The emergence of municipal broadband networks provides an additional source of financing - from the municipal government - for ICT service development. There are encouraging and discouraging examples, which are described briefly below.
The Reference Document Diversifying Network Development: Microtelcos in Latin America and the Caribbean identifies a number of small-scale network initiatives in Latin America. Among these, the Pirai municipal network in Brazil is a successful case that commenced from the demands of the municipal authority but spread to become the cornerstone of a broader and visionary plan to diversify the local economy and attract new investments through ICT and network development. The project included e-government, education and public access, with a range of application support and development activities. Many broadband access nodes have been established connecting all local government offices and most of the public schools, libraries, and general public access points. Broader commercialized services to households and businesses were also established though a public-private company. It appears that all financing flowed first of all from the municipal government and even though a commercial enterprise was later established, it was funded and supported by the municipality. The Practice Note Pirai municipal network describes this case.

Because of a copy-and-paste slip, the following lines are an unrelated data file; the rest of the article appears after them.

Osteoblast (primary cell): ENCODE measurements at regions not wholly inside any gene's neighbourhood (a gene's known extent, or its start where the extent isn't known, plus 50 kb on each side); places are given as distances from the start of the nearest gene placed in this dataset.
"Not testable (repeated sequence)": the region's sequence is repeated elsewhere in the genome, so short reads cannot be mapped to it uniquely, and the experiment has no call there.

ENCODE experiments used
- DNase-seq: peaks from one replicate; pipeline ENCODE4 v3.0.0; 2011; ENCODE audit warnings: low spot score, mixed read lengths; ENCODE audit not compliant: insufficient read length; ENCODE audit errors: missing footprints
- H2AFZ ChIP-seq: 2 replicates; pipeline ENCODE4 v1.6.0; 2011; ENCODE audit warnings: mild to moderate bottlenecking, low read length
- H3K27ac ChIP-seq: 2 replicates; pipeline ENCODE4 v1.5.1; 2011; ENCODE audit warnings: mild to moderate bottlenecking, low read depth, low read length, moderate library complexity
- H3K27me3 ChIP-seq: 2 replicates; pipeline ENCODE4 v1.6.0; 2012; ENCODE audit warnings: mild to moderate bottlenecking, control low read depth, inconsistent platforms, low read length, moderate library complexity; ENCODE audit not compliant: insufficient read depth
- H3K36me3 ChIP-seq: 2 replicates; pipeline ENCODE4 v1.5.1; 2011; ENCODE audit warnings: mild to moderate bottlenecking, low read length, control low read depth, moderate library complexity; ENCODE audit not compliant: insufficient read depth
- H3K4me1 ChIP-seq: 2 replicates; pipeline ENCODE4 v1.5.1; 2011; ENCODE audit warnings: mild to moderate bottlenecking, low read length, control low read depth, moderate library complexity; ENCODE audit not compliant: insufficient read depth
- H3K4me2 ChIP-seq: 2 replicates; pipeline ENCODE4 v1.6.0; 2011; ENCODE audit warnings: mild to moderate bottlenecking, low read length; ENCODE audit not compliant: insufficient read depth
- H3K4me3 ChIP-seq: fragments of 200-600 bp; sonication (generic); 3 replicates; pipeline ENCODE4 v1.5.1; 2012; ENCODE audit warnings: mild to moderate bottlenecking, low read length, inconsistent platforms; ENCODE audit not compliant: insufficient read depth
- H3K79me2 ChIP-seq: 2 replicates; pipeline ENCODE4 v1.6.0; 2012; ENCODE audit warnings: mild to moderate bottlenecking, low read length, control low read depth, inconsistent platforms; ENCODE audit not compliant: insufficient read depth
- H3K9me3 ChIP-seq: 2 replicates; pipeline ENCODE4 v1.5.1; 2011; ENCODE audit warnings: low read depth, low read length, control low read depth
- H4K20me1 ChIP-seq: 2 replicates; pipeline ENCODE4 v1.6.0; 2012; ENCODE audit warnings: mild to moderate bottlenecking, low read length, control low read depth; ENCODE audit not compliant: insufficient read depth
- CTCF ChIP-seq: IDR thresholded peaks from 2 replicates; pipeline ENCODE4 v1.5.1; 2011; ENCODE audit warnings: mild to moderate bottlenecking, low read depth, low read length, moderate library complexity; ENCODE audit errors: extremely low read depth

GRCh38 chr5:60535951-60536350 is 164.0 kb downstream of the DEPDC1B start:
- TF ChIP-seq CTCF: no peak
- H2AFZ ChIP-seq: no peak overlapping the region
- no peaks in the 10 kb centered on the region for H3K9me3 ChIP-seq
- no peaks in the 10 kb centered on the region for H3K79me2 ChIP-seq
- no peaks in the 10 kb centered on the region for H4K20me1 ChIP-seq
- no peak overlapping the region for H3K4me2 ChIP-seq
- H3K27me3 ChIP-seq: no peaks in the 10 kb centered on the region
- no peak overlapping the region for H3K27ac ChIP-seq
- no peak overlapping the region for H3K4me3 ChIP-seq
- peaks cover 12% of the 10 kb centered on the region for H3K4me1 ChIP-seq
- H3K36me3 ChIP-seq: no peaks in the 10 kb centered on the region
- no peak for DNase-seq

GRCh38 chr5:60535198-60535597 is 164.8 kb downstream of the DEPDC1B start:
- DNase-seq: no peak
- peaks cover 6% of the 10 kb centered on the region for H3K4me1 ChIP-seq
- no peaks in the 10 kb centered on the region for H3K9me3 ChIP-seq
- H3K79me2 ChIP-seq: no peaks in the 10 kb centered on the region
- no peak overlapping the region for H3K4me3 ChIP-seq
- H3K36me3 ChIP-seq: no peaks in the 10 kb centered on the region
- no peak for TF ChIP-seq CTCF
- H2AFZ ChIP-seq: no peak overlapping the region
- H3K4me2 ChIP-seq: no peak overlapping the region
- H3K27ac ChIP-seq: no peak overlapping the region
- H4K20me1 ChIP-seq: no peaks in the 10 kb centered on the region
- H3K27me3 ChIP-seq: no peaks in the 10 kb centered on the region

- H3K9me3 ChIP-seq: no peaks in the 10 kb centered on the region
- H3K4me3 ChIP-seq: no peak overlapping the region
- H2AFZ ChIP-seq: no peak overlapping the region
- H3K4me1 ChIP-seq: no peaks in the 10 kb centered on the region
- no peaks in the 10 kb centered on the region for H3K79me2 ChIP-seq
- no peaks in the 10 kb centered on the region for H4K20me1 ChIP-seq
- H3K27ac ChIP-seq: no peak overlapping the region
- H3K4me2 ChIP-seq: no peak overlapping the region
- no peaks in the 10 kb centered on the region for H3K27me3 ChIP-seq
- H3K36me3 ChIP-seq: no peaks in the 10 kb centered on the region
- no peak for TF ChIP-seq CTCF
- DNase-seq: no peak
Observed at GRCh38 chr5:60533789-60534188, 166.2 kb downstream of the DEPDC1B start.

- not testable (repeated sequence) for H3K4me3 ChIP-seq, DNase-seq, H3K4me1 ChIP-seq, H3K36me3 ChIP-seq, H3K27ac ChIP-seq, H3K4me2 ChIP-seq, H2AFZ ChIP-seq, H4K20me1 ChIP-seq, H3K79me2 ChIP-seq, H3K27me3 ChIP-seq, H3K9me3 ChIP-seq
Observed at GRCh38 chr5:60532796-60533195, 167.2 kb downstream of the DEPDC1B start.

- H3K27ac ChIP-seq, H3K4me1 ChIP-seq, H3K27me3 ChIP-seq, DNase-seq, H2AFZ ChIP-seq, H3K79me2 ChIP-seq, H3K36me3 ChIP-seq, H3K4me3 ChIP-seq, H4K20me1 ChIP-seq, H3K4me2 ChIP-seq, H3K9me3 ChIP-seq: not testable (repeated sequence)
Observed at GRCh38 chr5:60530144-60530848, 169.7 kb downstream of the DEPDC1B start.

On the other hand, several municipal Wi-Fi networks have been initiated in the USA, some with very limited success. Most of these are proving themselves to be operational failures because the cost and technical complexity of building the networks for reliable operation is high, the revenue base had been largely unproven before the plans were laid, and effective commercial relationships were either not established or, in the liberalized environment of the USA, tend to create conflicts between public and private interests.
Financial support for networks that are not built on the basis of solid demand and commercial feasibility will usually prove unviable, unless one player (such as the municipality) has limitless resources. Generally speaking, such networks should not be considered unless the municipal government is willing to pay for its development and to become the anchor tenant and thus to under-write operating costs at the start, as well as to form alliances to create vision and collaboration. This clearly took place in the Pirai case in Brazil, but has been lacking in most of the USA cases.
On balance, this model is difficult to use for building a strategy for the developing world unless central or local government has both the vision and resources to under-write the initial installation and first few years of operation. But even then, the relationship with private sector interests (e.g., ISPs) must be clarified and it must be proven that the establishment of municipal networks does not run counter to general market development, which must eventually take place, and the health of private sector operators.
- See also infoDev's study, "Municipal Broadband Networks - Local Open Access Networks For Communities and Municipalities".